• to adapt the original scheme to ensure that award holders would be better placed to sustain their involvement within their employer organisation. (Strengthening the ability of the healthcare pro-fessionals to stay involved in research activity beyond the completion of the award is important partly because this issue was raised by the award holders themselves and also because it is consistent with our understanding of how professionals learn. Learn-ing is not just reinforced but is further increased and developed through professional application.[5])

We perceived that these requirements could be linked together effectively since where employer service or-ganisations are involved in Funding individuals, they are also likely to have greater ownership and commit-ment to follow-on opportunities that make full and appropriate use of the new skills acquired.

Following discussion, we identified that various stakeholders might be prepared to commit resources to a new scheme as long as their own policy drivers were respected within the contribution to which they were committed and within the specific overall outcomes sought. Stakeholder involvement is envisaged asfollows:

• workforce development directorate of the stra-tegic health authority (WDD): the WDD is con-cerned to support the development of healthcare professionals in line with the NHS Human Resources Strategy.[6] The accessibility of any scheme to all healthcare professionals and its respect for existing HR developments, such as personal development plans (PDPs) and the new NHS Knowledge and Skills Framework (KSF) which will be introduced under the NHS Agenda for Change policy are important.[7] As a general principle the WDD was prepared to consider Funding costs associated with course and conference attendance but not locum cover costs

• service organisations: service organisations are concerned to support quality improvement and service development and to ensure that value for money is achieved. Therefore any scheme will need to demonstrate impact on service development while at the same time requiring relatively small levels of additional resources. Service organisations are also driven by the need to recruit and retain established and valued professional staff. They may be prepared to release staff for training and consider Funding backfill or locum cover. This is most likely to be the case where organisations are confident that staff are learning new skills of relevance to their professional roles, and where the objectives respect organisational needs and priorities

flacademic units of general practice/research de-velopment support units: these organisations are concerned to support the development of R&D understanding and skills within the service com-munity. The expectation is that the healthcare professionals concerned will be better placed to contribute to major national R&D programmes in future by, for example, representing the service per-spective in the development of such studies, and promoting the value of the studies and their out-comes within the service community. These organ-isations are prepared to support the new scheme by providing expert advice and guidance on the selec-tion of appropriate courses, on how to apply what has been learnt in practice, and on national R&D policy.

PEARL has been designed to balance these differing organisational needs and contributions. The revised scheme requires that the award holder negotiates their involvement within their organisation and that this organisation contributes an agreed percentage (usually 80%) of the one day a week locum cover required during the period of the award. Within the application form, the individual applicant is asked to provide details of how their plans link to the policies and priorities of the organisation with which they are working, how these plans have been incorporated into their PDP, what discussions have taken place regarding what hap-pens beyond the period of the award and which indi-vidual within the organisation is taking responsibility for working with the applicant on these considerations.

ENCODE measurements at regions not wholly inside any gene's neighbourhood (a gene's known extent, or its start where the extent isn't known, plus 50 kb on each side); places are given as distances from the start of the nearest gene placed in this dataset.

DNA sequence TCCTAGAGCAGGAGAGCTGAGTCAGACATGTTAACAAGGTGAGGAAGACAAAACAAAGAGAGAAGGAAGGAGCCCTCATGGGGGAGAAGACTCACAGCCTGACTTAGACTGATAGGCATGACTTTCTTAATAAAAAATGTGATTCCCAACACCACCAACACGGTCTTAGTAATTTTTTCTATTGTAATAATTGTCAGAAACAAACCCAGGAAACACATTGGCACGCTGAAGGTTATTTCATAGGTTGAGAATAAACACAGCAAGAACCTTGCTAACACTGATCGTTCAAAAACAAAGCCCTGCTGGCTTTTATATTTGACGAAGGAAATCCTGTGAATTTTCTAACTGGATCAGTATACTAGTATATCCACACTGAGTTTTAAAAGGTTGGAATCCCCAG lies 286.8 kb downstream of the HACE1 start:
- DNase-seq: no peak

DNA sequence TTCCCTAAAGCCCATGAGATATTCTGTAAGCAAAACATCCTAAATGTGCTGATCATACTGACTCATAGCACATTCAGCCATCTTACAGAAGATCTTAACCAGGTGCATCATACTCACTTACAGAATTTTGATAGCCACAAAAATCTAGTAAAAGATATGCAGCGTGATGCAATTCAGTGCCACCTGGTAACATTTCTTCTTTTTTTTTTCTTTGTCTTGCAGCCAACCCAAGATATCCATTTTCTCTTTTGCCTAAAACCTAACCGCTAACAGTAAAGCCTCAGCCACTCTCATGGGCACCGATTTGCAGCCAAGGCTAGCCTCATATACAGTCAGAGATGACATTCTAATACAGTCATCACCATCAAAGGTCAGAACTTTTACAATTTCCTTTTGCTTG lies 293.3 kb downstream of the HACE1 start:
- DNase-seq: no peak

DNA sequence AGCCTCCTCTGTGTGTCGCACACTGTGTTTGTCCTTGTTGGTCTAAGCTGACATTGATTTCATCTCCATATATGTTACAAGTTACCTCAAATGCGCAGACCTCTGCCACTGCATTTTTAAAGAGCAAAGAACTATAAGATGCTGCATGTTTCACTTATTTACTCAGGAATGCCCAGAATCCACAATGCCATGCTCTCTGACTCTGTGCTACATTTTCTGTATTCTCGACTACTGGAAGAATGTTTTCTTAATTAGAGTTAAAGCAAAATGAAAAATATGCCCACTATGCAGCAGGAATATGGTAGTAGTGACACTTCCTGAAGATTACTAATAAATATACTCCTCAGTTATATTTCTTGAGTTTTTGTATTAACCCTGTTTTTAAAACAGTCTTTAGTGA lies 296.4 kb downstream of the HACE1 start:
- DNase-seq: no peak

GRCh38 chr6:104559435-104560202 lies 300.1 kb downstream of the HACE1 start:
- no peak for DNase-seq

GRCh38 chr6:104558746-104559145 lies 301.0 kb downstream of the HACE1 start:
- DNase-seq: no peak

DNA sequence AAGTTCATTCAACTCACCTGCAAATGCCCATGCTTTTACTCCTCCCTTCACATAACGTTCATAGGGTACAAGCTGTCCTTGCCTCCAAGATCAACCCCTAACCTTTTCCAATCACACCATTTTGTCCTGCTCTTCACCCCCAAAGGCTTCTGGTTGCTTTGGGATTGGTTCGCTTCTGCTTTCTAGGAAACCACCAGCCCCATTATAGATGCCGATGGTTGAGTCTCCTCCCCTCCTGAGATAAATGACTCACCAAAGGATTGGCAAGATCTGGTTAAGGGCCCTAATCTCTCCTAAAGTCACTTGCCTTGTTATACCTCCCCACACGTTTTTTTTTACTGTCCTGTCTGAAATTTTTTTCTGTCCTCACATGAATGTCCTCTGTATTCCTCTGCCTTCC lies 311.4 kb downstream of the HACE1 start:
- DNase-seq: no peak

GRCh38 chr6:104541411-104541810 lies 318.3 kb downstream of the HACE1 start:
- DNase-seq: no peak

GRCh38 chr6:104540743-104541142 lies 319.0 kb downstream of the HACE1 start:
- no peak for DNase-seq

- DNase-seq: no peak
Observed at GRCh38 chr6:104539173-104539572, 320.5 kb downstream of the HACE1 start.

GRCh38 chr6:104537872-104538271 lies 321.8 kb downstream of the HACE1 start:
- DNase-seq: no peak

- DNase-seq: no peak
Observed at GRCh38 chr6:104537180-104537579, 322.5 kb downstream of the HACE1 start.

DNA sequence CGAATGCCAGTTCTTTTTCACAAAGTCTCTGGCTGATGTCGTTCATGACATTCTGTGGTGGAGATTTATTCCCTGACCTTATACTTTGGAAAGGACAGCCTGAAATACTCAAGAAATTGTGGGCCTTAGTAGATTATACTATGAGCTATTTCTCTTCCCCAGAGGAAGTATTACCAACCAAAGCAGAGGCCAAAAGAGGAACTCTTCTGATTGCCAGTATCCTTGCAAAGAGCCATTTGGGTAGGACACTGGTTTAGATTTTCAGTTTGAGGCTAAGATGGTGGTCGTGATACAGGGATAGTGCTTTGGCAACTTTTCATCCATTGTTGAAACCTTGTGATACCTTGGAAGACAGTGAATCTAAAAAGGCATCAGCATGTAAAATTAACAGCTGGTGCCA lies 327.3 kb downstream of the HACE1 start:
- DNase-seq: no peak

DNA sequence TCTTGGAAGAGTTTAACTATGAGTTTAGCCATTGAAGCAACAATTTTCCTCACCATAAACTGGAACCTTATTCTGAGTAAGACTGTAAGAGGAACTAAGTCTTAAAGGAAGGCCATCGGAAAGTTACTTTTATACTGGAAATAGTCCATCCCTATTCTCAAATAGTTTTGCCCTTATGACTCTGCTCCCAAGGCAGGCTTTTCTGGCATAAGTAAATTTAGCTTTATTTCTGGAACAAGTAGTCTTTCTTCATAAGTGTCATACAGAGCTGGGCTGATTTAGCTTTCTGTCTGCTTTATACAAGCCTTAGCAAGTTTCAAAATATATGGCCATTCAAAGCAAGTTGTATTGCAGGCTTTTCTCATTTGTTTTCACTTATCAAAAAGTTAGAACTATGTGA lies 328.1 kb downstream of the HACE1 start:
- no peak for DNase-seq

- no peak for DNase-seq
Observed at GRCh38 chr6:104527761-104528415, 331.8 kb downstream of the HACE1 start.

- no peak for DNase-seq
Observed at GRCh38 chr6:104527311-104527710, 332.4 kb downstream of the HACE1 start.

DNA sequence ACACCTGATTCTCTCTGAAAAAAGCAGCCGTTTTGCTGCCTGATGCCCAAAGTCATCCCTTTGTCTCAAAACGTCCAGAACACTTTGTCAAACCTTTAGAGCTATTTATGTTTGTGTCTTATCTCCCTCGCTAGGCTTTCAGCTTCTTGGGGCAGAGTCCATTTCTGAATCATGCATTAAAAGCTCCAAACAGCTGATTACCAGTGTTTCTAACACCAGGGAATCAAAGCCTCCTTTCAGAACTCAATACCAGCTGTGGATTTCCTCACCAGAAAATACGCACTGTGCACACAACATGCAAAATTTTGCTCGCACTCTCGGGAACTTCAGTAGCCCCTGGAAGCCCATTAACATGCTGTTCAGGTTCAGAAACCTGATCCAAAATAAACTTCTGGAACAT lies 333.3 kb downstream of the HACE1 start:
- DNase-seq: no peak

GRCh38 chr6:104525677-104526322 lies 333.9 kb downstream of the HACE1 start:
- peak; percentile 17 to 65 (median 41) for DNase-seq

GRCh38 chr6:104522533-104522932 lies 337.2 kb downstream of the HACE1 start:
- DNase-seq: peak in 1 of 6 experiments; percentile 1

It is expected that these requirements will ensure that both the individual and the organisation are commit-ted to the award and to realistic and desirable further developments to which such involvement should lead.

The involvement of the different stakeholders in providing resources towards the PEARL scheme is reflected in the anticipated outcomes from the PEARL initiative. It has been important to ensure from the outset that the means are in place to monitor what has been achieved in line with the various drivers that these stakeholder organisations have identified. Table 2 summarises the outcomes identified, the rationale for their inclusion and the evidence that will be collected as the scheme is implemented for the purposes of monitoring and evaluating.


Table 2: Outcomes for the PEARL scheme

Wider relevance

In May 2003 the concept of ‘health and education strategic partnerships’ (HESPs) was introduced jointly by the Department of Education and Skills and the Department of Health.[13] It was recognised that learn-ing and research are essential to the delivery of quality healthcare services and an initial project was set up to map current workforce and HR issues at the health/ education interface. This mapping project stressed the importance of contributions from both service and academia to initiatives in this area and also identified some of the current difficulties and gaps.[12] The PEARL project is an exemplar of an initiative which aims to develop skills and opportunities across this service/ academic boundary. The way in which the project has been set up to acknowledge the different requirements that stakeholders may legitimately hold within the same scheme may provide a helpful model for other initiatives that are being planned at this interface.

The evaluation of the Enterprise Award Scheme suggested that it is possible to set up a scheme to deliver the requirements identified by Scally and Donaldson.[1] However, the evaluation of the Enter-prise Award Scheme and educational literature alerted us to the concern that what such a scheme achieves should be judged not only in terms of short-term and easily measurable outcomes, but also in terms of whether, and in what form, that benefit is sustainable into the future.[2,5] In defining the PEARL scheme we have attempted to ensure that we are engaging stake-holders and collecting data in a way that will make the understanding and assessment of longer-term impact more relevant and achievable.[14]

Our experience in defining the PEARL scheme in this way is already attracting interest from other initiatives under development and we offer this paper as a trigger to wider discussion about the nature, fund-ing and evaluation of initiatives that provide oppor-tunities for the development of staff and services at the service/academic boundary.


Conflicts of Interest